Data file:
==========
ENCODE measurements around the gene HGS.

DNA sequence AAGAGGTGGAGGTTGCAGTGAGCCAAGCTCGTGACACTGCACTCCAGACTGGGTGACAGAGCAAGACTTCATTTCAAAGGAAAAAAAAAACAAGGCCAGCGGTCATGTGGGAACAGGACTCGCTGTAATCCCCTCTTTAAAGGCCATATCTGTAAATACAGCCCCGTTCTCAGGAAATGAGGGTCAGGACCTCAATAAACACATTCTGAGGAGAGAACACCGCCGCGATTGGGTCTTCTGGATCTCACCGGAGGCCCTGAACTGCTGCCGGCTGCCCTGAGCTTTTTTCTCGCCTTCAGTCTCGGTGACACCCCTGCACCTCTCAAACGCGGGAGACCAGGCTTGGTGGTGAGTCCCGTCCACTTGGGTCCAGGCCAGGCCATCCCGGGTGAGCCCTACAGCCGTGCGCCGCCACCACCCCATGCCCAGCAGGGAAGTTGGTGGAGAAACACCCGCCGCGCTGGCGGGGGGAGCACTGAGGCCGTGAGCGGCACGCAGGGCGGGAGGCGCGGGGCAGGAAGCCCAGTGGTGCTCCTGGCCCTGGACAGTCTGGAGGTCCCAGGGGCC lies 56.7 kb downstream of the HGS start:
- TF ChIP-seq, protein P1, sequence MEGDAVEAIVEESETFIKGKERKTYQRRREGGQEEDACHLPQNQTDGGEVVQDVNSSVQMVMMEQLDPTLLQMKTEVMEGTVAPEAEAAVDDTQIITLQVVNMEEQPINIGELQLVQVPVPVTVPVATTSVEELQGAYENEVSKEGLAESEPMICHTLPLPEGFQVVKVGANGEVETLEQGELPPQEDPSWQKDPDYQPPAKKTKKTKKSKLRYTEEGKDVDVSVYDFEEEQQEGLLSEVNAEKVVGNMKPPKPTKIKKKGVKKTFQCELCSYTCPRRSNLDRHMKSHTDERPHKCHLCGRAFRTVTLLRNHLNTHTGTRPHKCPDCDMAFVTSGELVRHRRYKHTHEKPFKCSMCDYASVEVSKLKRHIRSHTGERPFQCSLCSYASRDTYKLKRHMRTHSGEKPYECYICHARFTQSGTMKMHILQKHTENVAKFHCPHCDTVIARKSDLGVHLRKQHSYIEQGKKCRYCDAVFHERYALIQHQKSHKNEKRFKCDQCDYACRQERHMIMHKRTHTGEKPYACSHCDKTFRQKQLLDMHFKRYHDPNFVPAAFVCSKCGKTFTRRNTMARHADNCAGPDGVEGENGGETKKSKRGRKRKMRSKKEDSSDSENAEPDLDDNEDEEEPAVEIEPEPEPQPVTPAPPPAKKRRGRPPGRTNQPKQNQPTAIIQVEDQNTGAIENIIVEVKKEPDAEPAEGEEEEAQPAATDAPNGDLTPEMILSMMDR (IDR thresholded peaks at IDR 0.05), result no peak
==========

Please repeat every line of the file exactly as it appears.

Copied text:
ENCODE measurements around the gene HGS.

DNA sequence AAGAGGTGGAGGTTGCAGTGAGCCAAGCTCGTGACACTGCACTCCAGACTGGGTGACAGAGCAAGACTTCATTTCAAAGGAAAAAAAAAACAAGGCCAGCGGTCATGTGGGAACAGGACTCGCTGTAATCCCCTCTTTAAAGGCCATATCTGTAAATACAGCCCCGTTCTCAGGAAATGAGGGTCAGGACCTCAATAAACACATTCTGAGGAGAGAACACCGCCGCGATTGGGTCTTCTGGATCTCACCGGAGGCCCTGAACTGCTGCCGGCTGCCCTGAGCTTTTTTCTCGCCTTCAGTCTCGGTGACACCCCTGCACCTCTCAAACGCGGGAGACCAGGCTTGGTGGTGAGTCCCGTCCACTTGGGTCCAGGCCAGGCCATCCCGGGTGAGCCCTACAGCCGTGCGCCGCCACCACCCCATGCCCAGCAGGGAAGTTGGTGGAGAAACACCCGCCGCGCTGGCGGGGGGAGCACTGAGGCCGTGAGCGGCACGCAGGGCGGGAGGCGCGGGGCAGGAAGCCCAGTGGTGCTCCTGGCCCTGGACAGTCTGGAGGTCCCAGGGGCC lies 56.7 kb downstream of the HGS start:
- TF ChIP-seq, protein P1, sequence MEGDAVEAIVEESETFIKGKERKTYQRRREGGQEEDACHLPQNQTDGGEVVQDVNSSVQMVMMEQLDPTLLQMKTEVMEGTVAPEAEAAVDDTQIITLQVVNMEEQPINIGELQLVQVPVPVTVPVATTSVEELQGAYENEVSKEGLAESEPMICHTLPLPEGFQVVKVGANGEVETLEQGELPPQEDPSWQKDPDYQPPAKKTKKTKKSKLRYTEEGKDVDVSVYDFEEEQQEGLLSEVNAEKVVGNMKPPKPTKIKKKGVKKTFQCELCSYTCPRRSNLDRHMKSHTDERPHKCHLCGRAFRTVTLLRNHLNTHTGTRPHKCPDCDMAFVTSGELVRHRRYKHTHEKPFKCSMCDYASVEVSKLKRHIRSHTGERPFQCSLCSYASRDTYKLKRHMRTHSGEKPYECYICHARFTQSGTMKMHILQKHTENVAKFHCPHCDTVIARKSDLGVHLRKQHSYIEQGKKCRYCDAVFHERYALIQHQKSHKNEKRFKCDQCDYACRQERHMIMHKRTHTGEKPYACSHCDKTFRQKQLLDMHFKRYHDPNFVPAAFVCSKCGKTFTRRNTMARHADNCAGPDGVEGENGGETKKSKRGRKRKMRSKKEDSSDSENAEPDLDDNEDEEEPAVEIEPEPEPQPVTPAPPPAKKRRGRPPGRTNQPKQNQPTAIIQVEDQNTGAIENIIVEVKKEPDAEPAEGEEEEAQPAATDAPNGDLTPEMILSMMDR (IDR thresholded peaks at IDR 0.05), result no peak